Cannabis is a complex plant with over 100 different kinds of cannabinoids. Its main psychoactive compound is tetrahydrocannabinol (THC) which activates cannabinoid receptors to produce a “high”. Cannabidiol (CBD) is another cannabinoid that has attracted a lot of attention- and for good reason. Unlike THC, CBD does not bind to cannabinoid receptors. It exhibits different, often counteractive effects believed to be medicinal. Currently, there are more than 100 clinical trials registered on the ClinicalTrials.gov website on the potential therapeutic effects of CBD.
Schizophrenia is a severe mental disorder that affects how a person thinks, feels, and behaves. People with schizophrenia often seem like they have lost touch with reality. Although schizophrenia is not as common as other mental disorders, the symptoms can be disabling. While the exact causes are unknown, research suggests that a combination of physical, genetic, and psychological as well as environmental factors are likely responsible for developing this condition. Some people may be genetically prone to schizophrenia while others may be triggered by a very stressful or emotional life event.
The relationship between cannabis use and psychosis is well studied in epidemiological circles. The potential benefits of CBD on cognition in patients with schizophrenia is also well researched and have become more accessible in the last few decades due to their critical importance on two main points:
The first researched case ever to be published on the use of CBD as an antipsychotic medication was in 1995. The study involved a 19-year-old female schizophrenic who was administered 1500 mg of CBD daily for 4 weeks. The results showed a marked improvement in acute psychotic symptoms.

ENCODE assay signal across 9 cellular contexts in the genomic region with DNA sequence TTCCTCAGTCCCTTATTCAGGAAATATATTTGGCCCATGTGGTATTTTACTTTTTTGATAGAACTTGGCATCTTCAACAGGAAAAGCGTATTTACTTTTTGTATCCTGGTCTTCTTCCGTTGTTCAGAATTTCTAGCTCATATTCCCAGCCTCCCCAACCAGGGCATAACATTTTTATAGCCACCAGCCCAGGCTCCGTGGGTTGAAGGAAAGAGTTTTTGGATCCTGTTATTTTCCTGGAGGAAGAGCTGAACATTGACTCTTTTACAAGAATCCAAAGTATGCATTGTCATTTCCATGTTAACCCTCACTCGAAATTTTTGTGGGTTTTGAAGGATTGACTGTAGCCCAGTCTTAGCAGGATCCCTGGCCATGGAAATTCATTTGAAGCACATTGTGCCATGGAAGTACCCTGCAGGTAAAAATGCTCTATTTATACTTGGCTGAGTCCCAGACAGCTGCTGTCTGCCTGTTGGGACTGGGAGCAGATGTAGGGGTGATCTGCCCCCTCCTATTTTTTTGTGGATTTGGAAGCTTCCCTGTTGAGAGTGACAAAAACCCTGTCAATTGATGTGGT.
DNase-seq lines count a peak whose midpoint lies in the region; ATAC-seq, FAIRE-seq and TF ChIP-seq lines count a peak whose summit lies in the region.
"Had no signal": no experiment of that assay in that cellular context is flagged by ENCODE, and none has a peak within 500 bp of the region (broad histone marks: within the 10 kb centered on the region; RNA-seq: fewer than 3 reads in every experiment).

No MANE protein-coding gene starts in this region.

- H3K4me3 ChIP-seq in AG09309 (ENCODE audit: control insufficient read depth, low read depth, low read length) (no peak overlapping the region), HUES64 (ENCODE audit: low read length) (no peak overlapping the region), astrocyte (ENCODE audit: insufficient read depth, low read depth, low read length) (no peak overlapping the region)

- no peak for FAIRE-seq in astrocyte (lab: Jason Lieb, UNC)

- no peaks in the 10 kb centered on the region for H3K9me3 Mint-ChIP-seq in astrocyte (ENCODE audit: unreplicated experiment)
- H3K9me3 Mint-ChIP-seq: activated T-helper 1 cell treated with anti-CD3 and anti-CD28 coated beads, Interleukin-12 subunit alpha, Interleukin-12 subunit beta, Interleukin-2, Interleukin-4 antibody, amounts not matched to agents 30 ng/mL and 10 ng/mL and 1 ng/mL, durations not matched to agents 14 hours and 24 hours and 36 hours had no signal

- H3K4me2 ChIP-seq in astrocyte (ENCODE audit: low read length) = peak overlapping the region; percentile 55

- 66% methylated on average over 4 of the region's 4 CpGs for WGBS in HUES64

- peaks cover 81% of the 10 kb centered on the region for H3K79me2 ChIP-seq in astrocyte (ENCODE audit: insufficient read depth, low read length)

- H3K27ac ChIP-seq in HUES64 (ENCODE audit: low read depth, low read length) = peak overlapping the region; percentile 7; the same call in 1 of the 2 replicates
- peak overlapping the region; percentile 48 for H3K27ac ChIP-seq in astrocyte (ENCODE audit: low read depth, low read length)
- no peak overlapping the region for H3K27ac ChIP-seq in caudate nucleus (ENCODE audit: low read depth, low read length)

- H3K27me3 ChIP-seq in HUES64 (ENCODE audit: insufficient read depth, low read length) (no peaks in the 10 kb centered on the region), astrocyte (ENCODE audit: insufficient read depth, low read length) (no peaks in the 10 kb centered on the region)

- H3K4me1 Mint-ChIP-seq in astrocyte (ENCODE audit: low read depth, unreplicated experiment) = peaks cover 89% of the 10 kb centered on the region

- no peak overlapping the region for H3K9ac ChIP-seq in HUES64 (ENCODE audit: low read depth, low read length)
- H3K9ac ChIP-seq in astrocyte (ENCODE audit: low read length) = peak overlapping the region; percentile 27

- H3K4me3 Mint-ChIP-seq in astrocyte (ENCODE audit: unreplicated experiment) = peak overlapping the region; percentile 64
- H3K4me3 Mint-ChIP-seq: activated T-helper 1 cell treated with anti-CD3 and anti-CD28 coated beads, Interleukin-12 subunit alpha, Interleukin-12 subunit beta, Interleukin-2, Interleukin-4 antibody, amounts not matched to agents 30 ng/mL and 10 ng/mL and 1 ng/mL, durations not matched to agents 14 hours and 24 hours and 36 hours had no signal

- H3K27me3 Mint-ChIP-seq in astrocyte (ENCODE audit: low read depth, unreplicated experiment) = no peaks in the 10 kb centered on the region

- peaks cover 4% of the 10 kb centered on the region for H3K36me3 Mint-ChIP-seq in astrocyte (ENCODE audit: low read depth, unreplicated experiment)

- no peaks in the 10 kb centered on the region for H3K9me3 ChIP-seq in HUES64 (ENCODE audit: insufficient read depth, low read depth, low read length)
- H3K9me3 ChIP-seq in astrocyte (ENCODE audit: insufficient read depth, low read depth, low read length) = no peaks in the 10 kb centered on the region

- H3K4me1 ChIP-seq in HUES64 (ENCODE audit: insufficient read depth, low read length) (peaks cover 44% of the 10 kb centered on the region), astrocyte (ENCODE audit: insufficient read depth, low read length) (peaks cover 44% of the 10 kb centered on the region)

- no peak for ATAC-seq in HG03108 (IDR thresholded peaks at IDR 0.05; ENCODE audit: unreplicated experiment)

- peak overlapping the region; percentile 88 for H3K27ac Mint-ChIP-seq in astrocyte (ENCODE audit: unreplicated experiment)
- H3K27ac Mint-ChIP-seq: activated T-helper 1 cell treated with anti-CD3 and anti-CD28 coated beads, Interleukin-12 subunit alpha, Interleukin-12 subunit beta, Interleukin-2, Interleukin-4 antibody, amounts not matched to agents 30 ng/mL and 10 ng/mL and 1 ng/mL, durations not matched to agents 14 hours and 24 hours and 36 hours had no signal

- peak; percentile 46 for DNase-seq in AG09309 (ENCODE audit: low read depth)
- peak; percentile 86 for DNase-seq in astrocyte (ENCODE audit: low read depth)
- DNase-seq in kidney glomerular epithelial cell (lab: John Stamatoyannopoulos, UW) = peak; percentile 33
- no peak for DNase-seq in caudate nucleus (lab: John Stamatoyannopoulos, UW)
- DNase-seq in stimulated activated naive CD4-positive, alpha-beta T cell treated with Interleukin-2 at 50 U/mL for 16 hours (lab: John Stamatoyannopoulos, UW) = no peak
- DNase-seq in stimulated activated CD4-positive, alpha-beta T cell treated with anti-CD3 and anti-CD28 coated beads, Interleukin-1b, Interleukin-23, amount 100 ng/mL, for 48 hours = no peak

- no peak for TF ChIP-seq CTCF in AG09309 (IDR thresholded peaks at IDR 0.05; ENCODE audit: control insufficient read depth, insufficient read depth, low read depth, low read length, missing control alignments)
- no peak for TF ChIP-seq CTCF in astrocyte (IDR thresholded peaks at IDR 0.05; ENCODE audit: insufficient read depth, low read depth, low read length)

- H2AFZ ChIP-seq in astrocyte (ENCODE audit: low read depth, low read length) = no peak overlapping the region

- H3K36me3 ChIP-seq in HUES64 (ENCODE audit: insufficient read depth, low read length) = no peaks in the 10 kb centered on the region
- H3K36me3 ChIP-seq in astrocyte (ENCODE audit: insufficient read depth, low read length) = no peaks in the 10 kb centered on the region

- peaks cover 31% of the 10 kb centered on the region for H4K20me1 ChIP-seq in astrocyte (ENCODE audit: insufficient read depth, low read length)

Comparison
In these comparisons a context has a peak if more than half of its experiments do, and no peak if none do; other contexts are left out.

Another study published 10 years later, looked at the effects of CBD on 3 different patients with treatment-resistant schizophrenia. The results of that study showed a marked improvement in one out of three patients- which is thought to be remarkable.
Moreover, a follow up to that study looked at the antipsychotic effects of CBD at a dose of 400 mg on 6 separate individual patients. All 6 showed improvement of psychotic symptoms over the course of 4 weeks.
While the exact mechanism of action is still not entirely known for CBD’s anti-psychotic properties- a few things remain clear:
Unlike other anti-psychotic medicines, CBD does not affect the dopamine in the brain; it also does not bind to cannabinoid receptors like THC. What it does do is increase the CSF levels of anandamide, one of the main molecules in the endocannabinoid system.
Anandamide levels are negatively correlated with severely schizophrenic people. Those same levels seem to surge in psychotic patients using CBD which suggests CBD is responsible for that spike. Of course, more studies are needed to confirm this.
Did you know that your body has an endocannabinoid system composed of neurotransmitters that bind to cannabinoid receptors? The endocannabinoid or ECS system helps the body maintain some of its most important homeostatic functions. The ECS system is equally important in many behavioral and physiological processes such as mood, memory, and appetite. There is also a connection between the ECS and schizophrenia.
Current medical treatment for schizophrenia has been very hit or miss, which has led many researchers to investigate new pharmacological targets like the endocannabinoid system. Over the past few decades, studies have shown the presence of endocannabinoid system abnormalities in schizophrenia. While current studies on the potential therapeutic effects of CBD are still ongoing, there have been many positive links between the endocannabinoid system and many psychiatric disorders like schizophrenia
The most important takeaway is that CBD has been shown to be incredibly useful for a wide range of psychiatric disorders like schizophrenia as well as dealing with the negative effects that schizophrenia has on the human brain. It might take some time before the medical community catches up with all the potential CBD has in dealing with conditions like schizophrenia, but currently, a lot of doctors are recommending it as a supplement to regular treatments.
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